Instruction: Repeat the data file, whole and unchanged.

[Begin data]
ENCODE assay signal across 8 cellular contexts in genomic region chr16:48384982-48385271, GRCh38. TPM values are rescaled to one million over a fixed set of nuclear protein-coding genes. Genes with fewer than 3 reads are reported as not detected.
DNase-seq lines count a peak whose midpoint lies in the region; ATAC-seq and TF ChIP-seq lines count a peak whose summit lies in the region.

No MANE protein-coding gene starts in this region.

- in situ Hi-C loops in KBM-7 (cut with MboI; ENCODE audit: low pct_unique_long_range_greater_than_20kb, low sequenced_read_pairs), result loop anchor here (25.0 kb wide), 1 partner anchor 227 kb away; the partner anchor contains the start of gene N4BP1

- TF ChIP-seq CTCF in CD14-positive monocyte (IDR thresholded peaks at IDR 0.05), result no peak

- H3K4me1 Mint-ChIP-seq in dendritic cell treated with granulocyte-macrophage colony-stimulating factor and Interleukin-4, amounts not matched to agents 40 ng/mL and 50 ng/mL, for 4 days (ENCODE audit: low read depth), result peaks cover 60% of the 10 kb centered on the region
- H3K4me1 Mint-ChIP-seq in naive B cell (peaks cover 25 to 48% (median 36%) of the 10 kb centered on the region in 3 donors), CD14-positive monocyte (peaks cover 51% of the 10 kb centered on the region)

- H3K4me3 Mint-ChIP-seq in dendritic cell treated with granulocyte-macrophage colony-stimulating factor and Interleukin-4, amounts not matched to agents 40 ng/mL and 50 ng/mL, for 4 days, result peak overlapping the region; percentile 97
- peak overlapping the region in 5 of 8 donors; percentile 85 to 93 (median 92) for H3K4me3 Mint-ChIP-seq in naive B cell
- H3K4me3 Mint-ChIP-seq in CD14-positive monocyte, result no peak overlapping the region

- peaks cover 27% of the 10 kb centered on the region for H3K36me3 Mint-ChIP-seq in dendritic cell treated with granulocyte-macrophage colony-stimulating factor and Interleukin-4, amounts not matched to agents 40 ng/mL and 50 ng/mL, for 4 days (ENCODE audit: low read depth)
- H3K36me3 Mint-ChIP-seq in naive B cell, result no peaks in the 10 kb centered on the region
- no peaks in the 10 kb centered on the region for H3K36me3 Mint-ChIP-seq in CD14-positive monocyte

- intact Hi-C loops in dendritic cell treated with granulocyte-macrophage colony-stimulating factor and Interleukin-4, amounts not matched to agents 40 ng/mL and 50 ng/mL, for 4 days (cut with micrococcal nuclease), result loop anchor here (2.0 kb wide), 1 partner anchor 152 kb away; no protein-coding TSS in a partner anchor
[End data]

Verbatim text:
ENCODE assay signal across 8 cellular contexts in genomic region chr16:48384982-48385271, GRCh38. TPM values are rescaled to one million over a fixed set of nuclear protein-coding genes. Genes with fewer than 3 reads are reported as not detected.
DNase-seq lines count a peak whose midpoint lies in the region; ATAC-seq and TF ChIP-seq lines count a peak whose summit lies in the region.

No MANE protein-coding gene starts in this region.

- in situ Hi-C loops in KBM-7 (cut with MboI; ENCODE audit: low pct_unique_long_range_greater_than_20kb, low sequenced_read_pairs), result loop anchor here (25.0 kb wide), 1 partner anchor 227 kb away; the partner anchor contains the start of gene N4BP1

- TF ChIP-seq CTCF in CD14-positive monocyte (IDR thresholded peaks at IDR 0.05), result no peak

- H3K4me1 Mint-ChIP-seq in dendritic cell treated with granulocyte-macrophage colony-stimulating factor and Interleukin-4, amounts not matched to agents 40 ng/mL and 50 ng/mL, for 4 days (ENCODE audit: low read depth), result peaks cover 60% of the 10 kb centered on the region
- H3K4me1 Mint-ChIP-seq in naive B cell (peaks cover 25 to 48% (median 36%) of the 10 kb centered on the region in 3 donors), CD14-positive monocyte (peaks cover 51% of the 10 kb centered on the region)

- H3K4me3 Mint-ChIP-seq in dendritic cell treated with granulocyte-macrophage colony-stimulating factor and Interleukin-4, amounts not matched to agents 40 ng/mL and 50 ng/mL, for 4 days, result peak overlapping the region; percentile 97
- peak overlapping the region in 5 of 8 donors; percentile 85 to 93 (median 92) for H3K4me3 Mint-ChIP-seq in naive B cell
- H3K4me3 Mint-ChIP-seq in CD14-positive monocyte, result no peak overlapping the region

- peaks cover 27% of the 10 kb centered on the region for H3K36me3 Mint-ChIP-seq in dendritic cell treated with granulocyte-macrophage colony-stimulating factor and Interleukin-4, amounts not matched to agents 40 ng/mL and 50 ng/mL, for 4 days (ENCODE audit: low read depth)
- H3K36me3 Mint-ChIP-seq in naive B cell, result no peaks in the 10 kb centered on the region
- no peaks in the 10 kb centered on the region for H3K36me3 Mint-ChIP-seq in CD14-positive monocyte

- intact Hi-C loops in dendritic cell treated with granulocyte-macrophage colony-stimulating factor and Interleukin-4, amounts not matched to agents 40 ng/mL and 50 ng/mL, for 4 days (cut with micrococcal nuclease), result loop anchor here (2.0 kb wide), 1 partner anchor 152 kb away; no protein-coding TSS in a partner anchor